Stop 11 – Faneuil Hall. This is a great old and important building. Go inside and enjoy a Ranger-led talk (given every 30 minutes). Plan for 30-45 minutes to visit the Hall. The Faneuil Hall Marketplace (Quincy Market) is located next door, and is a good place to stop, get something to eat or shop. Plan accordingly. The new National Park Service visitor center is located in the first floor of Faneuil Hall.

Note: From Faneuil Hall, it is a 15 minute walk to the next official Stop, the Paul Revere House, in the North End. On the way, you pass some interesting unofficial Stops in the Blackstone Block area – the Holocaust Memorial, Union Oyster House, Marshall Street, and the Ebenezer Hancock House. The Blackstone Block is also a good, less commercial place to take a break or to eat. Some of the local restaurants feature good lobster specials at lunch.

Stop 12 – Paul Revere House. Built in 1680, it is the oldest structure remaining in Boston. It is a good example of a period dwelling and you will gain insights into Paul Revere’s life. The costumed docents provide interesting descriptions of the house and the Revere family. Visiting is worthwhile, but the house is small, consisting of only four rooms. Plan for about 1/2 hour.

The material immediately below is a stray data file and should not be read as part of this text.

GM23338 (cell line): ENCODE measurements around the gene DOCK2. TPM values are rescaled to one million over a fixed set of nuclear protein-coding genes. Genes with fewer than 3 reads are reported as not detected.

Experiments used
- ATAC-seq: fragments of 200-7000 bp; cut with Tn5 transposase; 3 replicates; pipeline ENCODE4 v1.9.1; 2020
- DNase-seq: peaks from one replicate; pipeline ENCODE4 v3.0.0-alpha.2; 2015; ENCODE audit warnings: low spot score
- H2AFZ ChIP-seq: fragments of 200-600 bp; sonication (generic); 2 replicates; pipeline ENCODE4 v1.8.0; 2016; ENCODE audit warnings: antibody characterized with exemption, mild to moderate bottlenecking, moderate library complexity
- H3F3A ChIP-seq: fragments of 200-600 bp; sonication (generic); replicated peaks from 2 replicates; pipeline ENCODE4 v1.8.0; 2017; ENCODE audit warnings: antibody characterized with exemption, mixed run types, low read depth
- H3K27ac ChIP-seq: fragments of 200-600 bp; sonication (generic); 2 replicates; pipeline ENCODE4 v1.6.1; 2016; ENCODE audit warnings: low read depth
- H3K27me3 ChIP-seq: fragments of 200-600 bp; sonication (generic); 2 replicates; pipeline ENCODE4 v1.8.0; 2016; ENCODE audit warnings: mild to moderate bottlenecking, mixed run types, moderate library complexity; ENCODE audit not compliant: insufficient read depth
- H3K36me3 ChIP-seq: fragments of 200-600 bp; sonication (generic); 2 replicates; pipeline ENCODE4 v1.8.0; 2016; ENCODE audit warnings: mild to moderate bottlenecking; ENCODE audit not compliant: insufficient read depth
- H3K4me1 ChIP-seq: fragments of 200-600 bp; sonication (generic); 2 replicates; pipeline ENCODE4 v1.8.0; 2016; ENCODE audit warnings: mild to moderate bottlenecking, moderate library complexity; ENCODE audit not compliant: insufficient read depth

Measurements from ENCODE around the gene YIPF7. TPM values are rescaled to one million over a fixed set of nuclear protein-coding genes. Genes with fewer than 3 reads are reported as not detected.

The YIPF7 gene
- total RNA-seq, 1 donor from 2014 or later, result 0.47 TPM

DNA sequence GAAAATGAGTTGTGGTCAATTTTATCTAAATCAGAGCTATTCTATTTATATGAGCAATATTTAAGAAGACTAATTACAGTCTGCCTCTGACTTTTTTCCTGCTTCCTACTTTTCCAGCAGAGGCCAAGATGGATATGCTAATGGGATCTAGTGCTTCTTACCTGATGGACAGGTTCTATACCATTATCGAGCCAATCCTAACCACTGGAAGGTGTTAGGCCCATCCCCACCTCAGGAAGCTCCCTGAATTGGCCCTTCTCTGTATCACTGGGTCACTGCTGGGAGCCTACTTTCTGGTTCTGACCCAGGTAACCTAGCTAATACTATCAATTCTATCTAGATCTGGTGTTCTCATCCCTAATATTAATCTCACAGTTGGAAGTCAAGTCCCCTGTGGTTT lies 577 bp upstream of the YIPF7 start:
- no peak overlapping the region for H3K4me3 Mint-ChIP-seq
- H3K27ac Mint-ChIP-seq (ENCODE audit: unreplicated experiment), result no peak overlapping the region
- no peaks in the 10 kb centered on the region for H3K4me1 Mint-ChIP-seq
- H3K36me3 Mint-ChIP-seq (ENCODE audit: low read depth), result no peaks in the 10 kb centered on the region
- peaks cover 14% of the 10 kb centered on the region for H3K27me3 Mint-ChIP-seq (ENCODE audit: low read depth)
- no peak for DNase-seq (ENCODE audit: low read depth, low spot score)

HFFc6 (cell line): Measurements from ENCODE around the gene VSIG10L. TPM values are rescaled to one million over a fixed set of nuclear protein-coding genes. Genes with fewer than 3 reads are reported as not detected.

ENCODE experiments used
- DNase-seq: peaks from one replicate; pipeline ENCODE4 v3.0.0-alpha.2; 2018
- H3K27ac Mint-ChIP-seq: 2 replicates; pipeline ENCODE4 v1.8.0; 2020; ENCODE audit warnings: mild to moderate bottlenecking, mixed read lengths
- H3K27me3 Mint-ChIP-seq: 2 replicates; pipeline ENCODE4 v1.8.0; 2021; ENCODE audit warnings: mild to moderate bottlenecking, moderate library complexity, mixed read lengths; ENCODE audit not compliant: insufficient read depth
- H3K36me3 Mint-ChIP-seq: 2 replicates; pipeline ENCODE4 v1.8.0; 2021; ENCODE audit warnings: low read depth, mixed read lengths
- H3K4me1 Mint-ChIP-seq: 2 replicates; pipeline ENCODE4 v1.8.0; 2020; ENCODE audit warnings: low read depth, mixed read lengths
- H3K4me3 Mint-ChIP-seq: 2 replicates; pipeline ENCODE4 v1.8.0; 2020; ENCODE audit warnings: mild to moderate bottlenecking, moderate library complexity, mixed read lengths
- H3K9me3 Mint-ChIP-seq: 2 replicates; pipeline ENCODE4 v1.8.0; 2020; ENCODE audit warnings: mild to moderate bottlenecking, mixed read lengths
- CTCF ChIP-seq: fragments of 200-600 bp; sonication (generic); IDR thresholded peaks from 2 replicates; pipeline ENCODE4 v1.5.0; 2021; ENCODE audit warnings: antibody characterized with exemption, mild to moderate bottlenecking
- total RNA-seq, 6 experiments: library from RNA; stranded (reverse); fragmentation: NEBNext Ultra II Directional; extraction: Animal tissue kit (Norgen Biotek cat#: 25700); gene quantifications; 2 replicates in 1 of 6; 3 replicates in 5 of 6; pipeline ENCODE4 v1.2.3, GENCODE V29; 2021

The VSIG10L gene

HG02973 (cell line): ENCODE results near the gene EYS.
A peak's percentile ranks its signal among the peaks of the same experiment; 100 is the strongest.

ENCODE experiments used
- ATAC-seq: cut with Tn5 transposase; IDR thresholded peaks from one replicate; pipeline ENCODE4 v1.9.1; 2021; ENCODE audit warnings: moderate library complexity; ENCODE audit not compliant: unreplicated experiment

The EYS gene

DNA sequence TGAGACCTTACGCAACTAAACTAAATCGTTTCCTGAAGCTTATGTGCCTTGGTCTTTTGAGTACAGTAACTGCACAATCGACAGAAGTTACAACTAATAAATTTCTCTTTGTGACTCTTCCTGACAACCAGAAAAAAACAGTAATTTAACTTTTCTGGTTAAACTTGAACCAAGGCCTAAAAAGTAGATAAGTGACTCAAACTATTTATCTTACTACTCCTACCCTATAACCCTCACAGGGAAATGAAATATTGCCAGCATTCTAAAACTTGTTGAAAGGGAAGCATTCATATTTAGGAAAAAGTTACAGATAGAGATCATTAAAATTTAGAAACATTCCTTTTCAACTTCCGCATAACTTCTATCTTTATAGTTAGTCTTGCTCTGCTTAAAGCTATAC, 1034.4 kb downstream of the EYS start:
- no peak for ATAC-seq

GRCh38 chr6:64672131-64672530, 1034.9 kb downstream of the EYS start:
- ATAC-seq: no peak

Note: It is about a 10 minute walk through the North End to the next stop. The North End is also an excellent place to stop for lunch. It has a very European feel and many wonderful restaurants.

Stop 13 – Old North Church. A beautiful and important church, the oldest remaining in Boston. A walk through takes about 15 minutes. Purchase the $1 pamphlet that illustrate the highlights.

Stop 14 – Copp’s Hill Burying Ground. An 5 minute walk up hill from the Old North Church. Plan about 10-15 minutes to walk through the Burying Ground. There are a few interesting graves, a headstone used by the British for target practice, and a nice view of the harbor.

Note: From here there is another 15+ minute walk across the bridge to Charlestown and the next Stop, the USS Constitution.